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Vendor Lock-In FAIL

April 8, 2010

If Vinod Khosla recommends [your book], then I’m not interested.
— Curt Monash

Cheetah, Namibia. Photo by David Siegel

An Open Letter to Canon and Nikon

I’m a Canon photographer, but what I’m about to say also applies to Nikon, although more generally. I have purchased 8 Canon bodies in the past five years, and I can’t count how many lenses. At the moment, I’m shooting a Canon 5D2, which I can’t wait to trade for a full-frame camera that can actually autofocus. Canon and Nikon are in a never-ending arms race to dominate the 35mm and sub-35mm SLR markets. Serious photographers who own Canon bodies have to settle for Canon lenses. Why? Not because they are the best, although many of them are excellent and a few are remarkable, but because they are the only high-end lenses Canon bodies can autofocus. Canon keeps this interface between body and lens proprietary, to keep Canon owners buying more Canon lenses and prevent them from using third-party lenses. A company like Sigma, which makes lower quality lenses, can get a license from Canon, because as Sigma sells more lenses, Canon sells more bodies. But Zeiss makes better lenses than Canon does, and Canon won’t license the autofocus codes to Zeiss at any price, because Canon executives know that many of their customers would switch and buy Zeiss lenses and they would sell fewer Canon lenses. The same goes for Nikon. And it’s true – we would.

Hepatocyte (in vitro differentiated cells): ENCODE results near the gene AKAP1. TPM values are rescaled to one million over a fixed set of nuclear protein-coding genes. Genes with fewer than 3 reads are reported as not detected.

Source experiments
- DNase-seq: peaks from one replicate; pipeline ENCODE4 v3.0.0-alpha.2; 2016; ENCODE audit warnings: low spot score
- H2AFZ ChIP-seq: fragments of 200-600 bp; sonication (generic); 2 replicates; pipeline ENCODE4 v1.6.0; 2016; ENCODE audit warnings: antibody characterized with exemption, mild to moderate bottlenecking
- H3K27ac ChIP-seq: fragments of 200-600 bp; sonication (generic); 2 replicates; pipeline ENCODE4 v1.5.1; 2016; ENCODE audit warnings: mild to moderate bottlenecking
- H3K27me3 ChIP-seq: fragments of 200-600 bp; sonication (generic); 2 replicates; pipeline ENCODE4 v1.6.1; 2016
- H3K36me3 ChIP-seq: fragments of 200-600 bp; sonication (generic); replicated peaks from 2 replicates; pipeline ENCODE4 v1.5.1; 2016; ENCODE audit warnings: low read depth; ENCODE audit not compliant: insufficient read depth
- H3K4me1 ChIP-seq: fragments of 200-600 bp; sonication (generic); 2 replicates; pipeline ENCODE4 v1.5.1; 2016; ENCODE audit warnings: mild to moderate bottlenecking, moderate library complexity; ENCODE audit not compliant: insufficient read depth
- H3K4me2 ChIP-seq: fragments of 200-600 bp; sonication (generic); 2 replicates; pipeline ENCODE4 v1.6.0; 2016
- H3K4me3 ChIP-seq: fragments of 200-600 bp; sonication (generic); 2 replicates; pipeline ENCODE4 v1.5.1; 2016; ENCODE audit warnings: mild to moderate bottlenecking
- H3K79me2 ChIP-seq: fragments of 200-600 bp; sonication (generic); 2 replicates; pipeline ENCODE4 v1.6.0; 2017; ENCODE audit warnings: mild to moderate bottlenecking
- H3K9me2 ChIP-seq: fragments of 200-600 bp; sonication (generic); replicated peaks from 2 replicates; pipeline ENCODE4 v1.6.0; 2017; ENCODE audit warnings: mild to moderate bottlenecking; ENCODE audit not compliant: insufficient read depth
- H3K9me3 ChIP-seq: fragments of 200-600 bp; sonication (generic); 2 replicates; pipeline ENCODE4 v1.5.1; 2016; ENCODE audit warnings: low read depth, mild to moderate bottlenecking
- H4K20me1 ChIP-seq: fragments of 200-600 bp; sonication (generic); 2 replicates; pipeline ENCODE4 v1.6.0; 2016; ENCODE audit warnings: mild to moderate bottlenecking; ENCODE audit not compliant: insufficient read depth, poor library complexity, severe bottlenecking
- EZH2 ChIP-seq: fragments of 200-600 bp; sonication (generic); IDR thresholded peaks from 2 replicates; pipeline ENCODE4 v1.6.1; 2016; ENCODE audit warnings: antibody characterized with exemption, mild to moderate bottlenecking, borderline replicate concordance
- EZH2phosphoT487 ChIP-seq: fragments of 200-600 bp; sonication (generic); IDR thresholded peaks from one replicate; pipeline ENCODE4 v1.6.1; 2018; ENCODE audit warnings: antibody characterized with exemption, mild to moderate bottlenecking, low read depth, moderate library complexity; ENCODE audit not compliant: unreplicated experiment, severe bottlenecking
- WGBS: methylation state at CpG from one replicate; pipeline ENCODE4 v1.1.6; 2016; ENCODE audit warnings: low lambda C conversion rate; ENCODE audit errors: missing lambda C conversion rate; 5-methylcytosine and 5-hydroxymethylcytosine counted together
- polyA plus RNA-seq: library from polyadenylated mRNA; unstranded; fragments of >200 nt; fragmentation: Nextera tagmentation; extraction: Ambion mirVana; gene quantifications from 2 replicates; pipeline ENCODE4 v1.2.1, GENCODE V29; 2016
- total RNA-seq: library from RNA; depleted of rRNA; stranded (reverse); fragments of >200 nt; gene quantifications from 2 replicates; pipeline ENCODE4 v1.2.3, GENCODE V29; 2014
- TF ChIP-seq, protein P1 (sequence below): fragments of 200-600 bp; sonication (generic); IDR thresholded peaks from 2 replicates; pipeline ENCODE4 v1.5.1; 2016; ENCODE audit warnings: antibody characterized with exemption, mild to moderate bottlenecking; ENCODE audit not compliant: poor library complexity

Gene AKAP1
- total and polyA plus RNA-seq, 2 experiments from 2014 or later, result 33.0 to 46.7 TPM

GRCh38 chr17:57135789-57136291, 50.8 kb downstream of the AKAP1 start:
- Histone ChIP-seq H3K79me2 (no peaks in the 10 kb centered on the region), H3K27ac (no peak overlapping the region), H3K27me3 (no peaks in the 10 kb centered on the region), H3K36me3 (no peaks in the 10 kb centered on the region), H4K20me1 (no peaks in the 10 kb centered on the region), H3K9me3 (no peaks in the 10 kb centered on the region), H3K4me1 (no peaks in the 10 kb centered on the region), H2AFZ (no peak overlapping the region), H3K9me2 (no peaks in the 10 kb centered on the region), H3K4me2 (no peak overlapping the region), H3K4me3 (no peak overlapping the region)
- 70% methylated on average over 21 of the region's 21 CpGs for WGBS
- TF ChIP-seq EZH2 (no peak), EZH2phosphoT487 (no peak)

Fear. Uncertainty. Doubt. Corporate culture of closedness. Hubris. Arrogance. Does that remind you of any companies?

  • Toyota (FAIL)
  • Microsoft (FAIL)
  • Xerox (FAIL)
  • Kodak (FAIL)
  • Motorola (FAIL)
  • UPS (SURVIVING)
  • Oracle (HANGING IN THERE)
  • Apple (RIDING HIGH AT THE MOMENT (but read this))

I’m not just talking about cameras, I’m talking about your company. But now I’ll continue talking about cameras.

EOS 5D Mark II